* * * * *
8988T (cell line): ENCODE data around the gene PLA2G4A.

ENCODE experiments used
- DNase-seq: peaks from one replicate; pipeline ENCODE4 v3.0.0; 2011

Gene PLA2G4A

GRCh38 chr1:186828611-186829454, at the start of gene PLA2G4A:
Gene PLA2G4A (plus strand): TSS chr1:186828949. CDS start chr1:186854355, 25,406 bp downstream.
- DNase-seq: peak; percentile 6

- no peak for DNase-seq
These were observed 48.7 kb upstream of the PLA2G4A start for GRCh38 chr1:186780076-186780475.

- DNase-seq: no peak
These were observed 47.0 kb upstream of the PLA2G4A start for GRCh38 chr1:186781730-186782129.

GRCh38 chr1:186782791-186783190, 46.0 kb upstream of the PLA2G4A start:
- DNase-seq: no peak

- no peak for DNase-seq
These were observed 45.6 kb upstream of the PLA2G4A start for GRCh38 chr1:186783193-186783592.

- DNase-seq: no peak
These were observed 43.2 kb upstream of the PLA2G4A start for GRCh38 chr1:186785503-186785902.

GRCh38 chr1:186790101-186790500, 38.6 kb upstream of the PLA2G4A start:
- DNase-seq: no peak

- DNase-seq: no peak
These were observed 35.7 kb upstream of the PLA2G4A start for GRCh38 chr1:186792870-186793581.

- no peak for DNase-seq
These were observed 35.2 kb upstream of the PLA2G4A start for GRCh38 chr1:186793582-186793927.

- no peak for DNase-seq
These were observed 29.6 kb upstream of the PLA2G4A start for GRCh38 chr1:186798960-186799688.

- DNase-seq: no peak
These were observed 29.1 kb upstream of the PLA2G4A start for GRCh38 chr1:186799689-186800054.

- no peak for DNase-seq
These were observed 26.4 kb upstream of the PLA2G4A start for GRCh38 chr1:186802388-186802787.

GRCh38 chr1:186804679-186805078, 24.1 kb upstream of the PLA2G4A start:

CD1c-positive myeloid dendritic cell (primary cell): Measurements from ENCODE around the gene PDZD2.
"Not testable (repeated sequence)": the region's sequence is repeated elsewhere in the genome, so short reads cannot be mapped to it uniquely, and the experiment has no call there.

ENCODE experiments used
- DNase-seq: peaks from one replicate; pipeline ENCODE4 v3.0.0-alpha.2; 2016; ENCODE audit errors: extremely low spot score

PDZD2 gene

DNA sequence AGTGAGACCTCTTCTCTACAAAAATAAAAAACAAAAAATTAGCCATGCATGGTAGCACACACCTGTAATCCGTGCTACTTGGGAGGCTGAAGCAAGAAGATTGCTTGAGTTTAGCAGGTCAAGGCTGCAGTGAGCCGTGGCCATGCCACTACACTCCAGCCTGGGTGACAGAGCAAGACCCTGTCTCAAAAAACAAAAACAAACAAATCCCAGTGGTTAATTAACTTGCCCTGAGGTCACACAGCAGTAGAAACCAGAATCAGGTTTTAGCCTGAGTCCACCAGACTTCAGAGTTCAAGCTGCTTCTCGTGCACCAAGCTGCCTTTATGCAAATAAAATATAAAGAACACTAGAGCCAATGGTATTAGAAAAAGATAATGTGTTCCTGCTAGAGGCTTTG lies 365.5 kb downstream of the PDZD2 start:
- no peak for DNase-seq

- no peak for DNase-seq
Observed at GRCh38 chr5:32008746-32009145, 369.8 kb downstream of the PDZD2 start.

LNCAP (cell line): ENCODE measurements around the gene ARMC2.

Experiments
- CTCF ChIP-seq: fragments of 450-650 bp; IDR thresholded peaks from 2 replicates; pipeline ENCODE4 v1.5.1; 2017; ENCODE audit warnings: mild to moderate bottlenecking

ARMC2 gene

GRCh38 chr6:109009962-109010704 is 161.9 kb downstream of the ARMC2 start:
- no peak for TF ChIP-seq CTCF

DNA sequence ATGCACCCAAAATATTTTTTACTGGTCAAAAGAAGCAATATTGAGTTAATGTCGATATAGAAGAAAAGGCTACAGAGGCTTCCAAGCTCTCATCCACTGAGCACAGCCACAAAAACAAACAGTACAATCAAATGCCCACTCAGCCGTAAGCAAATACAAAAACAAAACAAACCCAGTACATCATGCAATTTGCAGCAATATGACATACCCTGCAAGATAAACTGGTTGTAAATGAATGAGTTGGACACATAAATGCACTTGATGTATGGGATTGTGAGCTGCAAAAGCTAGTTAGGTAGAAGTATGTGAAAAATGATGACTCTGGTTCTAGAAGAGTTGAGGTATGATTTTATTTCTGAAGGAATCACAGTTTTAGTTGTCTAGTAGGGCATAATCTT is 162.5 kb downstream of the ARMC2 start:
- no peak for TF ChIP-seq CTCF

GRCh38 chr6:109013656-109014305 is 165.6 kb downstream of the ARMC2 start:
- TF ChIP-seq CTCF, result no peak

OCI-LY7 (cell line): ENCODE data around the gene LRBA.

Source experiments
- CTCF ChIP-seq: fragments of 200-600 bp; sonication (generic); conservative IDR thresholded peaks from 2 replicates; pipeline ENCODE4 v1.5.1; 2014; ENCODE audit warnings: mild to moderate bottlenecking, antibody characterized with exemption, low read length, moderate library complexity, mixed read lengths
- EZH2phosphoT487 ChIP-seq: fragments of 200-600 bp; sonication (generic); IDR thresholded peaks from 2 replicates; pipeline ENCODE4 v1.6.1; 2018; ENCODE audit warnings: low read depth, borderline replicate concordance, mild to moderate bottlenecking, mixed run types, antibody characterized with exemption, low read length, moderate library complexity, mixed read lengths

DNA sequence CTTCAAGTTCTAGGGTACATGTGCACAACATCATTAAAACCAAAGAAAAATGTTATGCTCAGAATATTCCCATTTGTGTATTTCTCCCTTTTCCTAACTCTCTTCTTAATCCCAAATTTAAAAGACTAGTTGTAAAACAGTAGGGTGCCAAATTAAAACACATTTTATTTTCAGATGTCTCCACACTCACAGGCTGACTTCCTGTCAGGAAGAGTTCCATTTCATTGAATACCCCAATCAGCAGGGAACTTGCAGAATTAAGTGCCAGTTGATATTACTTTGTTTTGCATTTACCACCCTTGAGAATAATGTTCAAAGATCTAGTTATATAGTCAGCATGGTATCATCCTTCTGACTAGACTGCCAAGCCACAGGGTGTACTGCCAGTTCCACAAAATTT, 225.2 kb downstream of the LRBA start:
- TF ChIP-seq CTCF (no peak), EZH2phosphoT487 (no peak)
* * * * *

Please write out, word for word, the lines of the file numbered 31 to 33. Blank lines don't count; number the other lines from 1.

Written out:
CD1c-positive myeloid dendritic cell (primary cell): Measurements from ENCODE around the gene PDZD2.
"Not testable (repeated sequence)": the region's sequence is repeated elsewhere in the genome, so short reads cannot be mapped to it uniquely, and the experiment has no call there.

ENCODE experiments used